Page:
Where are they now? Underwater World Cup TV studio

An LA designer proposed the facility to be built in time for the 2022 FIFA World Cup in Qatar
Where are they now? Underwater World Cup TV studio
By Shane McGinley
Mon 22 Jul 2019 08:18 AM

As part of our ongoing summer series, we will be looking back at some of the most colourful and extraordinary proposals pitched in the Gulf and investigating what happened to them.

In the last few days we have looked at plans for an underwater tennis stadium pitched by a Polish architect, Hollywood actor Brad Pitt’s ideas for a series of environmentally-friendly projects in Dubai, a Swedish firm’s designs for a moving statue, a Chinese team’s ambitions for a neighbourhood in the shape of a globe, a Hong Kong designer’s proposal for a water park containing the world’s highest water slide and yesterday the former president of the Russian republic of Kalmykia’s dream of a city of towers shaped like a chessboard.

Today, we are heading outside of the UAE to a proposal which looked at building an underwater TV studio in Qatar for the FIFA 2020 World Cup.

“The project we are in the process of designing for is an underwater broadcast centre [and] is quite a real possibility,” Patric Douglas, CEO of Reef Worlds, told Arabian Business in a phone interview from his base in Los Angeles in May 2015.

Douglas said at the time that Qatar’s World Cup authorities “like the design” and “they like the notion of doing the World Cup underwater with sharks swimming around”.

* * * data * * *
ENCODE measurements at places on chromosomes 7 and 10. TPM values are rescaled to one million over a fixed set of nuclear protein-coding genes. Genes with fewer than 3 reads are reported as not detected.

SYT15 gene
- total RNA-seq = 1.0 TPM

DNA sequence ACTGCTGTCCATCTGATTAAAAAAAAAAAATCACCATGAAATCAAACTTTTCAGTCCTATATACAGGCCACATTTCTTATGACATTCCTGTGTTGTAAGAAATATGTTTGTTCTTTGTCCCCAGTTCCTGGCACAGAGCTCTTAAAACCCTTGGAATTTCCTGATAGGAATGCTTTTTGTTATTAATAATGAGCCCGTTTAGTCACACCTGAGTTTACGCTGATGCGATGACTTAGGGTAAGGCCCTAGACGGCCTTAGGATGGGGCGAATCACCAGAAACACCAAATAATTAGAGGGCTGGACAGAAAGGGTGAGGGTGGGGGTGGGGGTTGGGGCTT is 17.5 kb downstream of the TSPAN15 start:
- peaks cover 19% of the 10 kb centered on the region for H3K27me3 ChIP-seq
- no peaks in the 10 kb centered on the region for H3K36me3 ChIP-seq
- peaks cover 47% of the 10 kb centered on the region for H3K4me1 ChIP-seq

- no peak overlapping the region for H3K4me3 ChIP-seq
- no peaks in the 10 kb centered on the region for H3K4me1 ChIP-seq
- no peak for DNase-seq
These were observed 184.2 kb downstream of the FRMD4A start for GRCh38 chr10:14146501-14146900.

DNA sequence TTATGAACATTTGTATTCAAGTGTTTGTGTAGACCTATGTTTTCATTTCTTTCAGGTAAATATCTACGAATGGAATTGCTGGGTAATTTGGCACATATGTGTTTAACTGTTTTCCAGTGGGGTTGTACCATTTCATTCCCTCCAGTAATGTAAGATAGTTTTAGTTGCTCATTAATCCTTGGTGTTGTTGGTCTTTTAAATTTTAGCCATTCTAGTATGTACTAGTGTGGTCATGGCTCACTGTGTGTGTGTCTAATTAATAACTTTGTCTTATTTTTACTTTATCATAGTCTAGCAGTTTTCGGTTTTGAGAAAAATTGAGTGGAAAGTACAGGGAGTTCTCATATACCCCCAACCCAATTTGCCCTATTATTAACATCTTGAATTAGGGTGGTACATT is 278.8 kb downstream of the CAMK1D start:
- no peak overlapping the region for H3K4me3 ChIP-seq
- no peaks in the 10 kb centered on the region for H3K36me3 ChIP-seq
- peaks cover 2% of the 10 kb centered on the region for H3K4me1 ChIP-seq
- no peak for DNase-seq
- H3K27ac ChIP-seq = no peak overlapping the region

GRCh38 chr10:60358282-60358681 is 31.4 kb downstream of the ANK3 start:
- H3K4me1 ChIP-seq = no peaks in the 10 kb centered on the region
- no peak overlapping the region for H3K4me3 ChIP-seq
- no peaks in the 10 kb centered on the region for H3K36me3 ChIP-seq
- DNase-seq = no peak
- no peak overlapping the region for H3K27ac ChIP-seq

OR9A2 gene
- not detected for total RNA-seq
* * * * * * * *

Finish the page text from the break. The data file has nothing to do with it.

The site for the proposed underwater broadcast centre was to be a carved out area of rock, which would then be turned into a giant aquarium.

Douglas said the project was likely to cost around $30 million to build and Douglas said the funding for it would be underwritten by broadcasters eager to use the unusual venue as a broadcast base when the Gulf state hosts the FIFA World Cup in 2022.

While plans for the Qatar 2022 World Cup appear to be on track to take place in three years’ time, the designs for an underwater TV studio seem to have sunk without trace.

“After oil plummeted from $175 to $40 all underwater projects came to a screaming standstill in the region,” Douglas told Arabian Business in May when we contacted him for an update.

“We have since moved on to Philippines and elsewhere,” he added.

Coming up tomorrow: Abu Dhabi’s Bionic Tower

Check out some of the other projects in the series:

Dubai’s underwater tennis stadium

Brad Pitt's eco-friendly projects

Dubai's moving statue

The Technosphere 

Dubai Heart Water Park Resort

International Chess City (below)

Are there any projects from the past you would like Arabian Business to investigate? Contact us with your suggestions at shane.mcginley@itp.com

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